University of Massachusetts Amherst scientists have discovered just how a gecko's sticky feet work - and created a 16-inch-square device that can stick a 700-pound weight to a wall.
"Amazingly, gecko feet can be applied and disengaged with ease, and with no sticky residue remaining on the surface," says biologist Duncan Irschick.
Previous efforts to mimic this have been based on the qualities of microscopic hairs on geckoes' toes called setae, and have been pretty successful - but only on a small scale.
Trying to scale it up failed, partly because the complexity of the entire gecko foot - including tendons, bones and skin - wasn't taken into account.
But the Massachusetts team's new Geckskin shows that setae aren't actually necessary.
"It’s a concept that has not been considered in other design strategies and one that may open up new research avenues in gecko-like adhesion in the future," says Alfred Crosby.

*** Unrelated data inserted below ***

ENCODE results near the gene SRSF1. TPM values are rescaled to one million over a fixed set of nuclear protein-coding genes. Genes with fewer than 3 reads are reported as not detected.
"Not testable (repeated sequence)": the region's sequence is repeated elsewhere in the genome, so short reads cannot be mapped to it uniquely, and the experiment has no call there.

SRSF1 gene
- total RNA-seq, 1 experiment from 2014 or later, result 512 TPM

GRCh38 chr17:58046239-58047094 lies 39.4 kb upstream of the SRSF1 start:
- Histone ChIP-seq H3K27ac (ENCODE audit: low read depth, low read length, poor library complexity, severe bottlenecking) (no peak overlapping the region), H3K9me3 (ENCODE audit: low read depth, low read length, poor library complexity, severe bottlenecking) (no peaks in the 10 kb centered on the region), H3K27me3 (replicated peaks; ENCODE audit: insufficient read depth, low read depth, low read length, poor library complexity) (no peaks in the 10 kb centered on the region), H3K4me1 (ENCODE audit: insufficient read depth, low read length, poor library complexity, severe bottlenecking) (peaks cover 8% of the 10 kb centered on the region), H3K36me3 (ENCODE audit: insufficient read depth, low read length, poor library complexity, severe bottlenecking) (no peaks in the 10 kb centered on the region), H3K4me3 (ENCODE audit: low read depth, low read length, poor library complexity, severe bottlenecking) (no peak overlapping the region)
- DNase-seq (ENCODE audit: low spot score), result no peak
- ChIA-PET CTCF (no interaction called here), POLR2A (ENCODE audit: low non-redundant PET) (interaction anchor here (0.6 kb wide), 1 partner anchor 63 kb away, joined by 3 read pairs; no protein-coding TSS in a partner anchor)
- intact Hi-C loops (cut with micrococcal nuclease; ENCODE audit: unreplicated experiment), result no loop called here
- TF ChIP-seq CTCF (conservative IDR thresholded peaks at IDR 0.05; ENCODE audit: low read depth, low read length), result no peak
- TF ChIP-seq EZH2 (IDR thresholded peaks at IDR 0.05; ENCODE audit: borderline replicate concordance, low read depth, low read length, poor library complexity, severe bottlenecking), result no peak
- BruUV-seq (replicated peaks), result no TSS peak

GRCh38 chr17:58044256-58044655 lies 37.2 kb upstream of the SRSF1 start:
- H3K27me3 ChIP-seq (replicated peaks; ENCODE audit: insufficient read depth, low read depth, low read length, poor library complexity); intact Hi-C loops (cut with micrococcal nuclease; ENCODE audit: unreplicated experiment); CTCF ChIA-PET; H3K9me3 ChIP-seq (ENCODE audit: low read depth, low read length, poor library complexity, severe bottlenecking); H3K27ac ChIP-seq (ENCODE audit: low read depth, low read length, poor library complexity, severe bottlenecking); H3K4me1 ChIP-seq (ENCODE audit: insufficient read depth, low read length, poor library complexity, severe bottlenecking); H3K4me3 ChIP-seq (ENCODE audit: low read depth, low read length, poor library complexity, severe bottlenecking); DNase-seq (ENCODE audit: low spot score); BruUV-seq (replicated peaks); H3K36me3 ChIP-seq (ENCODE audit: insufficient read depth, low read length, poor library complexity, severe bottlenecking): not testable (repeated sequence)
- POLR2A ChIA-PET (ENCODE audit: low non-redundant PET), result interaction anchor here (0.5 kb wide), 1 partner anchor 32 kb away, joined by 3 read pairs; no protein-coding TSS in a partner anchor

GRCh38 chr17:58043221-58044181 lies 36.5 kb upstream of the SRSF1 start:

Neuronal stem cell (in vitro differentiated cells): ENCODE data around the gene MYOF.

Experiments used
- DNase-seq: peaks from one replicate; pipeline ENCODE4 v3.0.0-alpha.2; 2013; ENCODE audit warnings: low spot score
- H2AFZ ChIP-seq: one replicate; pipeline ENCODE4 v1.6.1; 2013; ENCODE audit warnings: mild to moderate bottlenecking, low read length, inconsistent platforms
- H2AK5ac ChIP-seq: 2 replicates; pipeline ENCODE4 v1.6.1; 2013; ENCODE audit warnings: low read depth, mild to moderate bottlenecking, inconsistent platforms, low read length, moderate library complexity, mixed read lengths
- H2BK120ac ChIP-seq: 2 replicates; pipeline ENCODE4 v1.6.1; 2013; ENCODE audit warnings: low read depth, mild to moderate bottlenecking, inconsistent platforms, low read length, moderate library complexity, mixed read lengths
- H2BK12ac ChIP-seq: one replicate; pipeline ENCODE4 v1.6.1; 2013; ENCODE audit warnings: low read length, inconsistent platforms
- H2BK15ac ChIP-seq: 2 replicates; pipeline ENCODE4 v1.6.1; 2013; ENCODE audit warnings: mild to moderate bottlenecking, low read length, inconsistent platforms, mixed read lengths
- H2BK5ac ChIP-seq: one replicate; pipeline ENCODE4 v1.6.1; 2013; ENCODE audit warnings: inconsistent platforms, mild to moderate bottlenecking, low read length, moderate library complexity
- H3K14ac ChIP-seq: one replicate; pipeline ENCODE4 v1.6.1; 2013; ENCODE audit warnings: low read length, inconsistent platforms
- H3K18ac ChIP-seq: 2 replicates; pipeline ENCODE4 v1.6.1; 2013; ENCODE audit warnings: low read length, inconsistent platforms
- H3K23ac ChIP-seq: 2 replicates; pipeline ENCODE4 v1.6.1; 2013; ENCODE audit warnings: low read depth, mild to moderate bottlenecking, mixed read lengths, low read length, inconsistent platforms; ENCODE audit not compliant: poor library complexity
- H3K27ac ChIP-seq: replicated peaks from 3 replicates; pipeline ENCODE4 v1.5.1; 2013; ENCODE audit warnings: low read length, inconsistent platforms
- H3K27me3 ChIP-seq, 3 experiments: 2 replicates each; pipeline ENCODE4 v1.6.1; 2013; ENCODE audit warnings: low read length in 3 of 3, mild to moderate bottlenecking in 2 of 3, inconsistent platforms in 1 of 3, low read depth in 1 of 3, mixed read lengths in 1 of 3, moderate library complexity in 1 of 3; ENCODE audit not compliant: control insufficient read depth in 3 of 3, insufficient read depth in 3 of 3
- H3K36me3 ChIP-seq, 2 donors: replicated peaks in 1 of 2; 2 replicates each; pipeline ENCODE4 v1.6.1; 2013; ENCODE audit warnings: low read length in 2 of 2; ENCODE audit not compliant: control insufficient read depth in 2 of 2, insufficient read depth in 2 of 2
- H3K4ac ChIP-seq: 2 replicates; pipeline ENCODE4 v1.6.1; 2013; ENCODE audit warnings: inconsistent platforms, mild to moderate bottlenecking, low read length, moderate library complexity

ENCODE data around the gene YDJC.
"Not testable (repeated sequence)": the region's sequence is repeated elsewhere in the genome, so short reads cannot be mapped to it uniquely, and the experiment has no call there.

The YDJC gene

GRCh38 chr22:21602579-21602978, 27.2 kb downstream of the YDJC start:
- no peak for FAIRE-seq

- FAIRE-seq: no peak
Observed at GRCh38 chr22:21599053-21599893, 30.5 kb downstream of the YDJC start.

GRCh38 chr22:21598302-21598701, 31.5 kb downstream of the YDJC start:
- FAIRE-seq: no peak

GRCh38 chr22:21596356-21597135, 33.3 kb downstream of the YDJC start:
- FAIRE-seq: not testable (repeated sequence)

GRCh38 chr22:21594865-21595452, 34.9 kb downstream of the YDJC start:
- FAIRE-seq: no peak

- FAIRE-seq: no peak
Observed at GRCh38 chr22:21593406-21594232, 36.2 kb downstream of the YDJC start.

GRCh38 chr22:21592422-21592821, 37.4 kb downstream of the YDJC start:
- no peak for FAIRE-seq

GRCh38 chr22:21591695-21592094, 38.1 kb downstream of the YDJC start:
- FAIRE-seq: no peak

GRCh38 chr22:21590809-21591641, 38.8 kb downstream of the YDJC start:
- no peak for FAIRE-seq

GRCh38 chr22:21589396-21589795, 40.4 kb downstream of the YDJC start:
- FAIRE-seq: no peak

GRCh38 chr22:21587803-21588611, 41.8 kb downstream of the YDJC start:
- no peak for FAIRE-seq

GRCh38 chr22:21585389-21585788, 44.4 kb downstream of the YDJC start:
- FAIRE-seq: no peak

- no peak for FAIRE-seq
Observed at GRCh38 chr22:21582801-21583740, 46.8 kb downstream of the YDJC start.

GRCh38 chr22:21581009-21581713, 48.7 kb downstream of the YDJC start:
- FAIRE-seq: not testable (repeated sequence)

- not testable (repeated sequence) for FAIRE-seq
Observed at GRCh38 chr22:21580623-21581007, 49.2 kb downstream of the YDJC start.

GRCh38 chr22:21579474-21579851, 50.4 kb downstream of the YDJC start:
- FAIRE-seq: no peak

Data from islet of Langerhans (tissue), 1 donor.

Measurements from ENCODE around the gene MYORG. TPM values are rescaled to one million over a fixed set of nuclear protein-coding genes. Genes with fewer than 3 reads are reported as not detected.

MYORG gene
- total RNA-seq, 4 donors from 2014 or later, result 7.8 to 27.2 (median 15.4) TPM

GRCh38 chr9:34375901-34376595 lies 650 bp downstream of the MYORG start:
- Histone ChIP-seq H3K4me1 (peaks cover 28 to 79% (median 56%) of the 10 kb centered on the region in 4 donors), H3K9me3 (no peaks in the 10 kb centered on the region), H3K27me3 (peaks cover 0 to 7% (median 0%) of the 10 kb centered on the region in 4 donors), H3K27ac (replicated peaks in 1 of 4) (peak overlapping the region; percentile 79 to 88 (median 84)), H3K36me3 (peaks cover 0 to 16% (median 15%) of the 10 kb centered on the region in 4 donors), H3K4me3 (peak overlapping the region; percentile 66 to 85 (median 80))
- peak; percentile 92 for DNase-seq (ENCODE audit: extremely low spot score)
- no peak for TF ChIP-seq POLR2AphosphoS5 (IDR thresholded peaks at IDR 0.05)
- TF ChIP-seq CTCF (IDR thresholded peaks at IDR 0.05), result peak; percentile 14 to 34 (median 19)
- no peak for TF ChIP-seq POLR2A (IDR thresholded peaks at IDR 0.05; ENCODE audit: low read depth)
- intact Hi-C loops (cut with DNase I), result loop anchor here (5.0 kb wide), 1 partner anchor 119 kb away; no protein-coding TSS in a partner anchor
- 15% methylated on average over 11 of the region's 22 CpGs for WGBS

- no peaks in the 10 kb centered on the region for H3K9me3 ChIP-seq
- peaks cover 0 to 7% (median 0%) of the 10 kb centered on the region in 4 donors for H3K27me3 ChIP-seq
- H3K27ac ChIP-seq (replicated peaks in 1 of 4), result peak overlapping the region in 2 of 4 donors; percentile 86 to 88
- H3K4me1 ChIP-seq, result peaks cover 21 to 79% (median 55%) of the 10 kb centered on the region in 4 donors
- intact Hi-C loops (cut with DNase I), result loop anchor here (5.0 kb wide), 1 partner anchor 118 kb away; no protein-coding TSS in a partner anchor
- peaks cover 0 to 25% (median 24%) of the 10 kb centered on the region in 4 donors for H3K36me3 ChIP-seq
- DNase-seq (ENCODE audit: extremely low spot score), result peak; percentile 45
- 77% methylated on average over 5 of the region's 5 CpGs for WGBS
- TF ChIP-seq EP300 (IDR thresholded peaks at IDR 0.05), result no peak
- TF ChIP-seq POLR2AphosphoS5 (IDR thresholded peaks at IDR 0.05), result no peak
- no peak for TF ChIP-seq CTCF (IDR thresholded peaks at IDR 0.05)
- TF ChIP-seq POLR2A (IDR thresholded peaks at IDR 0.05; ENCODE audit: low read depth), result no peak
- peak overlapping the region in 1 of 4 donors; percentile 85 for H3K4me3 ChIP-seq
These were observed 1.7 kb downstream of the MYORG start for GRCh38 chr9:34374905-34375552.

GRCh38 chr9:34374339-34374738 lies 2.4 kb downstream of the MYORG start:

The trick was to create an integrated adhesive with a soft pad woven into a stiff fabric, which allows the pad to 'drape' over a surface to maximize contact. Further, as in natural gecko feet, the skin is woven into a synthetic 'tendon', helping maintain stiffness and rotational freedom, the researchers explain.
Importantly, the Geckskin’s adhesive pad uses simple everyday materials such as polydimethylsiloxane (PDMS), which holds promise for developing an inexpensive, strong and durable dry adhesive.
"Our design for Geckskin shows the true integrative power of evolution for inspiring synthetic design that can ultimately aid humans in many ways," says Irschick.